Thursday, 4 April 2013

Africa vs the NHS

Yesterday Karen took me to see her clinic. It is located just over the road from her compound. It has taken me a while to get used to the idea of Karen living in a compound. The term sounds so isolationist and sectarian, as though the missionaries are segregated from the rest of Gambia and living in their own little Mini-Europe. Actually, everybody lives in a compound here. A compound is a family group of houses, maybe an animal shed, a yard, farming/gardening area in the style of “The Good Life” although far harder. They are all fenced off from one another in a variety of ways: sheets of corrugated iron, fence posts, wire fencing, anything to keep the livestock in at night and the wilder animals out. Crime is rarely an issue fortunately. Karen's compound is shared with another missionary family who are currently away. We are having to feed their cat who is my Sleep Nemesis as it wakes me up every morning climbing up the mosquito netting outside my window shouting to be fed. It is only a couple of months old, very sweet but also demanding of attention in the way that small children usually are.

Back to the clinic. The clinic consists of three areas, one where there is an AIDS/HIV clinic; a drop in centre and a general hospital. The drop in centre is open three mornings a week and has differing specialities of each day. On Monday there is a general adult clinic; on Tuesdays pre-natal and Wednesdays is Infant Welfare. There is a large number of patients, some come from miles around either walking, taking a bus, donkey cart. In fact, any way they can. The team of in-house trained nurses assess the patients, dispense medicine if needed and pass on all cases they are unsure of to the Doctor on duty. All women are offered an AIDS test when pregnant and then passed on to the appropriate clinic if the results demand it. Interestingly I think many of us assume that AIDS is passed around by promiscuity. I was interested to hear that in Gambia it is a problem because of the number of wives a man may have, multiplied by the divorce and remarriage rate. So, if you have three wives, divorce one, she marries someone else, he already has two other wives and then divorces one of them who then marries another man, etc. Can you see how it spreads without any infidelity at all?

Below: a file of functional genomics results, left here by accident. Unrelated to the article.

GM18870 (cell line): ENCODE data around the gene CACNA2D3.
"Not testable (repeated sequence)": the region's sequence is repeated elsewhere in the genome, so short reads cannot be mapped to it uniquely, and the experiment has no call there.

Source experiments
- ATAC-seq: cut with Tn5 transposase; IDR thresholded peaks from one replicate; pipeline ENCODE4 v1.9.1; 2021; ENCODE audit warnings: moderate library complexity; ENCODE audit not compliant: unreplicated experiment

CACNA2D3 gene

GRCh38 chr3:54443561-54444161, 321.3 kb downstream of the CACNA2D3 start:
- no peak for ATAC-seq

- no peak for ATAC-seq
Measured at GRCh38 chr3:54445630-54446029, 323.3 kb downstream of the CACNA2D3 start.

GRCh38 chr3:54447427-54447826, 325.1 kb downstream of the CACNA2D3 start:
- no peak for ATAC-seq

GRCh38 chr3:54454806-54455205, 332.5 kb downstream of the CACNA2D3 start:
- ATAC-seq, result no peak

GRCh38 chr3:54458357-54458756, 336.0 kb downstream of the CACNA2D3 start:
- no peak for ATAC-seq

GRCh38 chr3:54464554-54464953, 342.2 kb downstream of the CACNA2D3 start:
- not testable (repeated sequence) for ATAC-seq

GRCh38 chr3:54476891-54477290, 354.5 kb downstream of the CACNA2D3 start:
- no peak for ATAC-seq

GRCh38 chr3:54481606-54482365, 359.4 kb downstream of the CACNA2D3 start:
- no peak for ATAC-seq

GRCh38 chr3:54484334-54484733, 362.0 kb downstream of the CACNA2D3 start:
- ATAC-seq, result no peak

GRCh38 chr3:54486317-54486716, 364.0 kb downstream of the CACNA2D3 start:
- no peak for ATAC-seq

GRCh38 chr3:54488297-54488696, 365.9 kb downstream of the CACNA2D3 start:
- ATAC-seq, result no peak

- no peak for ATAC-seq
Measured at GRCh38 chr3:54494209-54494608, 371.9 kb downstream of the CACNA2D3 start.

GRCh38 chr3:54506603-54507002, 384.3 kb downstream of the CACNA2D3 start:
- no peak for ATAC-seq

The facilities at the hospital are basic but adequate. Drugs are available, and not stolen unlike some other hospitals, sterilisation equipment is used, the ward has been redecorated to be more cheerful. There are two isolation rooms as well if needed. The delivery suite would make most western women run in terror but is still far better than the alternatives. At least Karen's midwives don't beat the women in labour if they make a noise contrary to the local custom. Records are well kept for future treatment. So all in all, basic, efficient*, and a place where the patients are cared for.

*Karen has just added that efficient is a very good adjective: the hospital spends about £2 per patient/consultation. The entire hospital costs about £70 000 per year to treat 35 000 patients.

So, next time I feel inclined to complain about the NHS, I will be very grateful indeed. Karen's clinic is good by African standards, and the staff very caring, but would still be happier to be ill back home.
This is the maternity delivery room. The hospital has just been rearranged to give women more privacy.
The operating theatre. There are only a few surgeries carried out here every year, there used to be more. As Karen says, "Basic, but most of what I would need is here."
The waiting room. There are scales on the right to weigh patients before the they see the nurses; the consulting rooms and dispensary are behind in this picture. Can you see the scarves tied around the women on this side of the wall? They are carrying their babies.
Karen's new office. The AIDS/HIV block, the Care Centre, is new and well equipped with computerised records, well stocked with drugs and trying very hard with counselling to change patterns of behaviour and beliefs to ones that are more helpful.
Karen said that I had to show you this. It's her new incinerator and only finished at the weekend to a design she found online. Finally the hospital has a safe way to dispose of clinical waste instead of the open fires or pits that they had previously. She was very pleased to see the finished result.

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